USA TODAY Sports’ Martin Rogers takes a look at the World Cup’s brand spankin’ new replay system.
USA TODAY Sports
MOSCOW — He’s not having any fun at this World Cup, Lionel Messi, that much is obvious. More than that uncharacteristically tame penalty kick that cost Argentina victory against Iceland, or the slumping-shouldered response to Croatia’s second goal in the game that put one of soccer’s greats on the verge of elimination, there was a telling moment that summed up what it feels like for Messi to play for his country.
It was during the national anthem ahead of that second game, and it spoke volumes. As the television cameras panned along the line, there he was, half of soccer’s pair of modern maestros, rubbed his forehead and sighing deeply with the kind of pained expression you’d expect from a sleep-deprived, caffeine-addled Wall Street executive.
Don’t even think about suggesting Messi lacks love for his homeland or pride in being the captain and talisman for its national soccer team. That’s not the case, but the truth is that he doesn’t much like playing for Argentina because it causes him nothing except pain.
He has felt the burden of being anointed as a national treasure at a young age and still carries the weight of his country’s World Cup hopes — no, demands — as much as he ever did. It is a payload that gets heavier with each passing year, every fresh disappointment or missed opportunity.
This latest chance is hanging by a thread, with Argentina sitting on just a single point after two games and needing to beat Nigeria in St. Petersburg on Tuesday to have any way of squeezing into the round of 16.
If Messi feels stress at club level with Barcelona, he does an exquisite job of concealing it. Soccer’s oldest cliché, a phrase so beloved of coaches everywhere, is to take one game at a time. Yet that’s what he does there, just rolling from one challenge to the next, reeling off virtuoso performances with such regularity that we become spoiled by them and are disappointed by anything he does that is merely “very good” rather than “godly.”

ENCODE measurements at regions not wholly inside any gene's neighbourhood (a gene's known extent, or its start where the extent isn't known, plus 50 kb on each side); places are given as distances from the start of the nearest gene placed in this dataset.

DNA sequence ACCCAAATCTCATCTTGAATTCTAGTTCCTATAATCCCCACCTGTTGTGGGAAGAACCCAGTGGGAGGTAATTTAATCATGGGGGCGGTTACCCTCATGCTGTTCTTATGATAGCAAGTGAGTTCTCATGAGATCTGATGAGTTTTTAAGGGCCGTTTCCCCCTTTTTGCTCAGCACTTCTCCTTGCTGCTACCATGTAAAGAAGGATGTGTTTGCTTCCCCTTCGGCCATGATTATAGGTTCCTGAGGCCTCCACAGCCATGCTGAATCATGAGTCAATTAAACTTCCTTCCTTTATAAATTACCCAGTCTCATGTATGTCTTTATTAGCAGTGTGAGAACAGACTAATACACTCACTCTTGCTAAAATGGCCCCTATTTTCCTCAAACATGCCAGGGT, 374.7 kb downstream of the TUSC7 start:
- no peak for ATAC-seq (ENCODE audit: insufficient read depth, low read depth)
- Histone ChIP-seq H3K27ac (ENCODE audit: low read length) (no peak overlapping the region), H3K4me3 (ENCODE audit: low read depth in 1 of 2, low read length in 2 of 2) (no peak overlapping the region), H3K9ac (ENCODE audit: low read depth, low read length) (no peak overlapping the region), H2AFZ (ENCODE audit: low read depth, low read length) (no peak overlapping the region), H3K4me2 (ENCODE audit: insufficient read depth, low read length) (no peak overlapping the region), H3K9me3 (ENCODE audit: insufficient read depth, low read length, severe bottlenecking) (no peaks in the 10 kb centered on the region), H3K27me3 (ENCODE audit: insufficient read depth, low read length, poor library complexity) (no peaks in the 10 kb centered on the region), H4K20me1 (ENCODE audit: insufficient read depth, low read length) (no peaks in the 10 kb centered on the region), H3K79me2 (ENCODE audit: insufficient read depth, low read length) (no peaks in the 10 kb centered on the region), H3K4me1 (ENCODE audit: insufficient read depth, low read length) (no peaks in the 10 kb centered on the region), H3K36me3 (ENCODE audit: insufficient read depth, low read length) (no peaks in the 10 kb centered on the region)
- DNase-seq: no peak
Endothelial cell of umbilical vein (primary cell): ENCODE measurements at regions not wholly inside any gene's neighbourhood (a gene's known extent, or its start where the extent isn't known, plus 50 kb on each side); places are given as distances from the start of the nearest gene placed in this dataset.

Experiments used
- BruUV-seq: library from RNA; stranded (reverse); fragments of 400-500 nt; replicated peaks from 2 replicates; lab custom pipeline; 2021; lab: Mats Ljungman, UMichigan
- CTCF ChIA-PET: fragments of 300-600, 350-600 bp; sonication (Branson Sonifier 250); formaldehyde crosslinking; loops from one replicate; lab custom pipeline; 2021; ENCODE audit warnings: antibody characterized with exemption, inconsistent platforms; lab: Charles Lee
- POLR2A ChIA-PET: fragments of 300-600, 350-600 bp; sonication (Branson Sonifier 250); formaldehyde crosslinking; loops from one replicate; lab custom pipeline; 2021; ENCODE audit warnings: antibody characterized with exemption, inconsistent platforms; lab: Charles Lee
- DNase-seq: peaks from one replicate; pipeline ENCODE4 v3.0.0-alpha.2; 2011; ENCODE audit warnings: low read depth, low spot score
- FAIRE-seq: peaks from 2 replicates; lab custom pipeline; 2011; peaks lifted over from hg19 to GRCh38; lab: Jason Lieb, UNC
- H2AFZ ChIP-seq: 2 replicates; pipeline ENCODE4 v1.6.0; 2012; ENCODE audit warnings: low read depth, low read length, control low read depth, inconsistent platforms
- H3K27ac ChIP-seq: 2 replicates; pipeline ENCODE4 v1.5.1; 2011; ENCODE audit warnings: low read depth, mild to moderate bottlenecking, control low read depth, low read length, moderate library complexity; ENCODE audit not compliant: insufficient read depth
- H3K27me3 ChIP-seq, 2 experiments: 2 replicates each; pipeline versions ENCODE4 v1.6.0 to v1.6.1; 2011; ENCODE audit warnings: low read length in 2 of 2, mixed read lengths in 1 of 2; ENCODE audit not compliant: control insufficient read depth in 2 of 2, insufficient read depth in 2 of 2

It is easier to play with that kind of freedom when you have accomplished everything, and there are no boxes to be ticked for Messi at Barca, where he has won everything worth winning, multiple times, while also collecting a glut of individual accolades.
However, on the international scene his cupboard is bare. He felt like the 2014 World Cup was his time, but he underperformed in the final and Germany outlasted Argentina in a battle of wills.
Even in South American continental competition, Argentina has not won a Copa America title in the Messi era. It came closest in 2016 when it lost on penalties in the final, Messi missed his kick in the shootout, then promptly retired from national team duty before later reconsidering.
He doesn’t talk a lot, this shyest of soccer superstars, but still says the right things about what he wants from his time clad in the blue-and-white.
“It means so much because for Argentina the World Cup is special — and for me too,” Messi said. “I’ve always had the dream of watching me raise the World Cup. And then seeing the emotion that goes with it.
“My hair stands on end just thinking about that moment. I would not like to retire from active football without being a world champion with my country.”
But unless Messi’s own performances improve, that is the exact fate that awaits him. He will be 35 by the time soccer’s global spectacle rolls around again, and may no longer be a dominant force to the same extent. Cristiano Ronaldo is making noises about being back in four years, but new stars will surely be poking at those two elites by then.
And as much as Messi claims he wants this, he’s not doing a very good job of showing it in this tournament. His body language is horrible, and it rubs off on his teammates. News emerged in the Argentinean media over the weekend of a player mutiny against head coach Jorge Sampaoli that will reportedly mean that senior squad members — not Sampaoli — will pick the lineup for the Nigeria game.
But what if it is not the man on the sidelines, but Messi himself, who is the root of Argentina’s current problems? He hasn’t lost his ability to execute magic with the ball, yet neither has he shown much in the way of physical desperation.
According to the Guardian, during the first game against Iceland, Messi covered less than a mile of turf while not in possession of the ball, a staggeringly low amount for an outfield player, and indeed, less than two goalkeepers.
Such numbers are not true barometers of greatness, but with time running out for Messi, consider this. Magicians of soccer produce their tricks when the chips are down, the true greats rise when they are counted on. That is the task faced with Messi now, and if he manages it, who knows, he might even start having fun.